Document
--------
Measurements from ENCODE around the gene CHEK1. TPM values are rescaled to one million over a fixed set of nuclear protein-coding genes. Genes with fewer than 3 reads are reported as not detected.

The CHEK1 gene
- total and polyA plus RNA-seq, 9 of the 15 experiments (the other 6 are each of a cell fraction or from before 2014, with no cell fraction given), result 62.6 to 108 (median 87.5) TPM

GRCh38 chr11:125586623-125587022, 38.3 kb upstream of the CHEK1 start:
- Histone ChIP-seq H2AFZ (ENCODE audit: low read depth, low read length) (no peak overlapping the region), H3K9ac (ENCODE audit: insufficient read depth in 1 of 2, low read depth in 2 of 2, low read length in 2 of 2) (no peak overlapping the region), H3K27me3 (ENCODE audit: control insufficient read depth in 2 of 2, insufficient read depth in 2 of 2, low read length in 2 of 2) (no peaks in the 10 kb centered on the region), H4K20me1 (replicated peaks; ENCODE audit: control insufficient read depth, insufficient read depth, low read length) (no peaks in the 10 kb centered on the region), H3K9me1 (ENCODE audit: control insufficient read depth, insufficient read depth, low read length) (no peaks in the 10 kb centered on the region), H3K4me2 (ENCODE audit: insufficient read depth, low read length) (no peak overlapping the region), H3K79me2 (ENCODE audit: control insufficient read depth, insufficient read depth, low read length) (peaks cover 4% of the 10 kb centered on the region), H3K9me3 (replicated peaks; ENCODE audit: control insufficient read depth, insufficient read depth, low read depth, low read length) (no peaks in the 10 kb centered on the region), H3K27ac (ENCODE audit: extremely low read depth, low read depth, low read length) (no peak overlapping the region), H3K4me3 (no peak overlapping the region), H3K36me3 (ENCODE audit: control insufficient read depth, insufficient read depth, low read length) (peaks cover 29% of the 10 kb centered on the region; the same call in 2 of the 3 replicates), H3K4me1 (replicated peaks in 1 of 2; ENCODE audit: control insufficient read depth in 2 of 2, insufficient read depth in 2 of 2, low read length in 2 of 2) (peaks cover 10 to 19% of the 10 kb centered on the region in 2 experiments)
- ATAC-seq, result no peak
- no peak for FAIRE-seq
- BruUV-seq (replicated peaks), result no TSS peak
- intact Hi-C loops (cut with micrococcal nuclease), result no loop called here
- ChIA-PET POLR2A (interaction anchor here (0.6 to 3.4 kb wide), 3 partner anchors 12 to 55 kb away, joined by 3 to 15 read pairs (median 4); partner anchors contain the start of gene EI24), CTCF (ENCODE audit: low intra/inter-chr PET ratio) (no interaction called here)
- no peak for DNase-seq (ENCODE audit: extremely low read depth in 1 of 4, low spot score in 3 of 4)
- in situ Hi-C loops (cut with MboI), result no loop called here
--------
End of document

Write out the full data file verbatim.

Measurements from ENCODE around the gene CHEK1. TPM values are rescaled to one million over a fixed set of nuclear protein-coding genes. Genes with fewer than 3 reads are reported as not detected.

The CHEK1 gene
- total and polyA plus RNA-seq, 9 of the 15 experiments (the other 6 are each of a cell fraction or from before 2014, with no cell fraction given), result 62.6 to 108 (median 87.5) TPM

GRCh38 chr11:125586623-125587022, 38.3 kb upstream of the CHEK1 start:
- Histone ChIP-seq H2AFZ (ENCODE audit: low read depth, low read length) (no peak overlapping the region), H3K9ac (ENCODE audit: insufficient read depth in 1 of 2, low read depth in 2 of 2, low read length in 2 of 2) (no peak overlapping the region), H3K27me3 (ENCODE audit: control insufficient read depth in 2 of 2, insufficient read depth in 2 of 2, low read length in 2 of 2) (no peaks in the 10 kb centered on the region), H4K20me1 (replicated peaks; ENCODE audit: control insufficient read depth, insufficient read depth, low read length) (no peaks in the 10 kb centered on the region), H3K9me1 (ENCODE audit: control insufficient read depth, insufficient read depth, low read length) (no peaks in the 10 kb centered on the region), H3K4me2 (ENCODE audit: insufficient read depth, low read length) (no peak overlapping the region), H3K79me2 (ENCODE audit: control insufficient read depth, insufficient read depth, low read length) (peaks cover 4% of the 10 kb centered on the region), H3K9me3 (replicated peaks; ENCODE audit: control insufficient read depth, insufficient read depth, low read depth, low read length) (no peaks in the 10 kb centered on the region), H3K27ac (ENCODE audit: extremely low read depth, low read depth, low read length) (no peak overlapping the region), H3K4me3 (no peak overlapping the region), H3K36me3 (ENCODE audit: control insufficient read depth, insufficient read depth, low read length) (peaks cover 29% of the 10 kb centered on the region; the same call in 2 of the 3 replicates), H3K4me1 (replicated peaks in 1 of 2; ENCODE audit: control insufficient read depth in 2 of 2, insufficient read depth in 2 of 2, low read length in 2 of 2) (peaks cover 10 to 19% of the 10 kb centered on the region in 2 experiments)
- ATAC-seq, result no peak
- no peak for FAIRE-seq
- BruUV-seq (replicated peaks), result no TSS peak
- intact Hi-C loops (cut with micrococcal nuclease), result no loop called here
- ChIA-PET POLR2A (interaction anchor here (0.6 to 3.4 kb wide), 3 partner anchors 12 to 55 kb away, joined by 3 to 15 read pairs (median 4); partner anchors contain the start of gene EI24), CTCF (ENCODE audit: low intra/inter-chr PET ratio) (no interaction called here)
- no peak for DNase-seq (ENCODE audit: extremely low read depth in 1 of 4, low spot score in 3 of 4)
- in situ Hi-C loops (cut with MboI), result no loop called here